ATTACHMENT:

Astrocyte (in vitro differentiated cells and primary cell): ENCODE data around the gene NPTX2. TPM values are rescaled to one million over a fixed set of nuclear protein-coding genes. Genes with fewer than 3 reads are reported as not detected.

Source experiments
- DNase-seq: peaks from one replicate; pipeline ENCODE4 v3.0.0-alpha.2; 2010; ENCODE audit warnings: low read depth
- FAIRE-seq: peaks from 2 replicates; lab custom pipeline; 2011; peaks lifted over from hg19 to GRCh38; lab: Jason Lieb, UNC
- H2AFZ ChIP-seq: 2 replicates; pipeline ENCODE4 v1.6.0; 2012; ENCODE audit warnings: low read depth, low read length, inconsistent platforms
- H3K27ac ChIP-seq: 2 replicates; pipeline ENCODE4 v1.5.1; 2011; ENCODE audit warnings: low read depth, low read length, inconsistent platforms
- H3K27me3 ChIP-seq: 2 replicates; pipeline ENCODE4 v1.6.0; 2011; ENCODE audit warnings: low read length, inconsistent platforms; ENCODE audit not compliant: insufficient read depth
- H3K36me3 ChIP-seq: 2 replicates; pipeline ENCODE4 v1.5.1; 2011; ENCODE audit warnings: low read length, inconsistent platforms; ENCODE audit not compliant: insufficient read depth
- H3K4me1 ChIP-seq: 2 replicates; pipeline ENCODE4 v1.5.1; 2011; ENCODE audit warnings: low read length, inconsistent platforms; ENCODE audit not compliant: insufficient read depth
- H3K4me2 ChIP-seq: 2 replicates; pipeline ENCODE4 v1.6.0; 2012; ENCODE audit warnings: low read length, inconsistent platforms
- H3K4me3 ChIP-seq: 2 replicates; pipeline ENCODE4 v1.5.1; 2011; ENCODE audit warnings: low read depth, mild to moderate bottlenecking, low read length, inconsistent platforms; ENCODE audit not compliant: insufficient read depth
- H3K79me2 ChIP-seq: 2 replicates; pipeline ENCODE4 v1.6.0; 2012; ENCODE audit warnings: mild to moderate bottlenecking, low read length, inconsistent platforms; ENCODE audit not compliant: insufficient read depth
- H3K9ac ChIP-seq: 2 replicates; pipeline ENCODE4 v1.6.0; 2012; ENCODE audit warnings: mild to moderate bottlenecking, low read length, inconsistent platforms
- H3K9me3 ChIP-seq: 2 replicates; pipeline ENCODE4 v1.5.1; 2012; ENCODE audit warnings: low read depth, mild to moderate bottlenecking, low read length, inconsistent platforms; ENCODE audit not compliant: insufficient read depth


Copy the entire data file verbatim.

Astrocyte (in vitro differentiated cells and primary cell): ENCODE data around the gene NPTX2. TPM values are rescaled to one million over a fixed set of nuclear protein-coding genes. Genes with fewer than 3 reads are reported as not detected.

Source experiments
- DNase-seq: peaks from one replicate; pipeline ENCODE4 v3.0.0-alpha.2; 2010; ENCODE audit warnings: low read depth
- FAIRE-seq: peaks from 2 replicates; lab custom pipeline; 2011; peaks lifted over from hg19 to GRCh38; lab: Jason Lieb, UNC
- H2AFZ ChIP-seq: 2 replicates; pipeline ENCODE4 v1.6.0; 2012; ENCODE audit warnings: low read depth, low read length, inconsistent platforms
- H3K27ac ChIP-seq: 2 replicates; pipeline ENCODE4 v1.5.1; 2011; ENCODE audit warnings: low read depth, low read length, inconsistent platforms
- H3K27me3 ChIP-seq: 2 replicates; pipeline ENCODE4 v1.6.0; 2011; ENCODE audit warnings: low read length, inconsistent platforms; ENCODE audit not compliant: insufficient read depth
- H3K36me3 ChIP-seq: 2 replicates; pipeline ENCODE4 v1.5.1; 2011; ENCODE audit warnings: low read length, inconsistent platforms; ENCODE audit not compliant: insufficient read depth
- H3K4me1 ChIP-seq: 2 replicates; pipeline ENCODE4 v1.5.1; 2011; ENCODE audit warnings: low read length, inconsistent platforms; ENCODE audit not compliant: insufficient read depth
- H3K4me2 ChIP-seq: 2 replicates; pipeline ENCODE4 v1.6.0; 2012; ENCODE audit warnings: low read length, inconsistent platforms
- H3K4me3 ChIP-seq: 2 replicates; pipeline ENCODE4 v1.5.1; 2011; ENCODE audit warnings: low read depth, mild to moderate bottlenecking, low read length, inconsistent platforms; ENCODE audit not compliant: insufficient read depth
- H3K79me2 ChIP-seq: 2 replicates; pipeline ENCODE4 v1.6.0; 2012; ENCODE audit warnings: mild to moderate bottlenecking, low read length, inconsistent platforms; ENCODE audit not compliant: insufficient read depth
- H3K9ac ChIP-seq: 2 replicates; pipeline ENCODE4 v1.6.0; 2012; ENCODE audit warnings: mild to moderate bottlenecking, low read length, inconsistent platforms
- H3K9me3 ChIP-seq: 2 replicates; pipeline ENCODE4 v1.5.1; 2012; ENCODE audit warnings: low read depth, mild to moderate bottlenecking, low read length, inconsistent platforms; ENCODE audit not compliant: insufficient read depth